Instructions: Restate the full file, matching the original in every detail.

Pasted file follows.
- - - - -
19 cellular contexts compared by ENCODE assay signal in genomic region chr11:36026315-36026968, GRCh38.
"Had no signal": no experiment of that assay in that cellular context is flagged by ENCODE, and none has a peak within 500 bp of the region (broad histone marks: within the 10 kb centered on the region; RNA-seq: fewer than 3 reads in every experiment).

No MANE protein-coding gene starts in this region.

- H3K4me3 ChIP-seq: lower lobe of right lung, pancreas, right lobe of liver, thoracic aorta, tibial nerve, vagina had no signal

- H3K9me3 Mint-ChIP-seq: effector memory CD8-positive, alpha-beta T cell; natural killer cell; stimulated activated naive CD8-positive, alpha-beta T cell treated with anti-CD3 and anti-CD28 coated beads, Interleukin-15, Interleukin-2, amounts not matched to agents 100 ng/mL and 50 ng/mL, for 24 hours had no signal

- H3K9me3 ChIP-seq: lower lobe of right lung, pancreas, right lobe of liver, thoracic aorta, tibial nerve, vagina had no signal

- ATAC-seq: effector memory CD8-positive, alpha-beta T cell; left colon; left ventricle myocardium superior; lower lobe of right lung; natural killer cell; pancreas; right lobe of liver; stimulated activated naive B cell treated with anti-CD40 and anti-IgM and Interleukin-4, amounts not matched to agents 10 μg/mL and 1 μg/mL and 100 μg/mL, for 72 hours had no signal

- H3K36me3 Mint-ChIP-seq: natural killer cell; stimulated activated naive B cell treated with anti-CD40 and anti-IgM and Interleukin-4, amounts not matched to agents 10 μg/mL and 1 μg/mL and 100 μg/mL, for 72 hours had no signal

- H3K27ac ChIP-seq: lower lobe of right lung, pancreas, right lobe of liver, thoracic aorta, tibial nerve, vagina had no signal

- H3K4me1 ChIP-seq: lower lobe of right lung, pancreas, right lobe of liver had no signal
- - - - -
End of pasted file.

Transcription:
19 cellular contexts compared by ENCODE assay signal in genomic region chr11:36026315-36026968, GRCh38.
"Had no signal": no experiment of that assay in that cellular context is flagged by ENCODE, and none has a peak within 500 bp of the region (broad histone marks: within the 10 kb centered on the region; RNA-seq: fewer than 3 reads in every experiment).

No MANE protein-coding gene starts in this region.

- H3K4me3 ChIP-seq: lower lobe of right lung, pancreas, right lobe of liver, thoracic aorta, tibial nerve, vagina had no signal

- H3K9me3 Mint-ChIP-seq: effector memory CD8-positive, alpha-beta T cell; natural killer cell; stimulated activated naive CD8-positive, alpha-beta T cell treated with anti-CD3 and anti-CD28 coated beads, Interleukin-15, Interleukin-2, amounts not matched to agents 100 ng/mL and 50 ng/mL, for 24 hours had no signal

- H3K9me3 ChIP-seq: lower lobe of right lung, pancreas, right lobe of liver, thoracic aorta, tibial nerve, vagina had no signal

- ATAC-seq: effector memory CD8-positive, alpha-beta T cell; left colon; left ventricle myocardium superior; lower lobe of right lung; natural killer cell; pancreas; right lobe of liver; stimulated activated naive B cell treated with anti-CD40 and anti-IgM and Interleukin-4, amounts not matched to agents 10 μg/mL and 1 μg/mL and 100 μg/mL, for 72 hours had no signal

- H3K36me3 Mint-ChIP-seq: natural killer cell; stimulated activated naive B cell treated with anti-CD40 and anti-IgM and Interleukin-4, amounts not matched to agents 10 μg/mL and 1 μg/mL and 100 μg/mL, for 72 hours had no signal

- H3K27ac ChIP-seq: lower lobe of right lung, pancreas, right lobe of liver, thoracic aorta, tibial nerve, vagina had no signal

- H3K4me1 ChIP-seq: lower lobe of right lung, pancreas, right lobe of liver had no signal